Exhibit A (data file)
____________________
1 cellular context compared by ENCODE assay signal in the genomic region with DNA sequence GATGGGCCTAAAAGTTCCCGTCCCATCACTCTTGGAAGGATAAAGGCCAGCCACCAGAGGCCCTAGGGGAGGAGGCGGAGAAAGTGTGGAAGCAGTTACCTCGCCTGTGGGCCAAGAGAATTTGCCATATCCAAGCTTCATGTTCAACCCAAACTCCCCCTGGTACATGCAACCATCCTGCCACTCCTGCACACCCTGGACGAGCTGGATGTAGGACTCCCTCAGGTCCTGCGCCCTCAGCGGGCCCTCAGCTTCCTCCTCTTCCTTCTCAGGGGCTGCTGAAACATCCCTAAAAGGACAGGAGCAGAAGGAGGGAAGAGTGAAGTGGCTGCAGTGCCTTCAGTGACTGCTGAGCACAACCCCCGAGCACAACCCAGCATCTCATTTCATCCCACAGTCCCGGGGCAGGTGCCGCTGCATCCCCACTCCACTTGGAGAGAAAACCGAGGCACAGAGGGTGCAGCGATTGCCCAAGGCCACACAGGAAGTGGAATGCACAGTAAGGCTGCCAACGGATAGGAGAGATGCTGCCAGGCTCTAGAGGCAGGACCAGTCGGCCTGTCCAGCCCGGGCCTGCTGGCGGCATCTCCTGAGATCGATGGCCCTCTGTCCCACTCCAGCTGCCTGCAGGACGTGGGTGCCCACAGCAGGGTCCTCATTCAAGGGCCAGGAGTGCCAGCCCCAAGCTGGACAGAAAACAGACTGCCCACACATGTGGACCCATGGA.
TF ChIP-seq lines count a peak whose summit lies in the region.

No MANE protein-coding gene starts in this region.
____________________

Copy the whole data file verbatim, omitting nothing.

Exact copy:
1 cellular context compared by ENCODE assay signal in the genomic region with DNA sequence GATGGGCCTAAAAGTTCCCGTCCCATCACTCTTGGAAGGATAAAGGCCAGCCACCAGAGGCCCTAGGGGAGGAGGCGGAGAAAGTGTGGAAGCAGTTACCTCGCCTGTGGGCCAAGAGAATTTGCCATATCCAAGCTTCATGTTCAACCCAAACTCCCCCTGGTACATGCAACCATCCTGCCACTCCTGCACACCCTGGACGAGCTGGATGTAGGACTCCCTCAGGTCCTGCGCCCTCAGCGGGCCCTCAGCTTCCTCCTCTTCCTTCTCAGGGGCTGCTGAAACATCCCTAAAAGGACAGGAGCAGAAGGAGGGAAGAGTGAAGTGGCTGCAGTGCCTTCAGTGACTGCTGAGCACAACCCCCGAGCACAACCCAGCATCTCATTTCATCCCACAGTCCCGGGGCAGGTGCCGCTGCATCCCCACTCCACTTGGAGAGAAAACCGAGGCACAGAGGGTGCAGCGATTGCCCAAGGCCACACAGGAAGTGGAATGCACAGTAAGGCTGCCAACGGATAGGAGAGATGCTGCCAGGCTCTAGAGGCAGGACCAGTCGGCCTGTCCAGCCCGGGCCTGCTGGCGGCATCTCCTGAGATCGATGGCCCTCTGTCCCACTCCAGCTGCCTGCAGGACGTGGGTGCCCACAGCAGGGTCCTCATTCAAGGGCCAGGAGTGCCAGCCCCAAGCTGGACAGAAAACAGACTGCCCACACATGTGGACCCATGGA.
TF ChIP-seq lines count a peak whose summit lies in the region.

No MANE protein-coding gene starts in this region.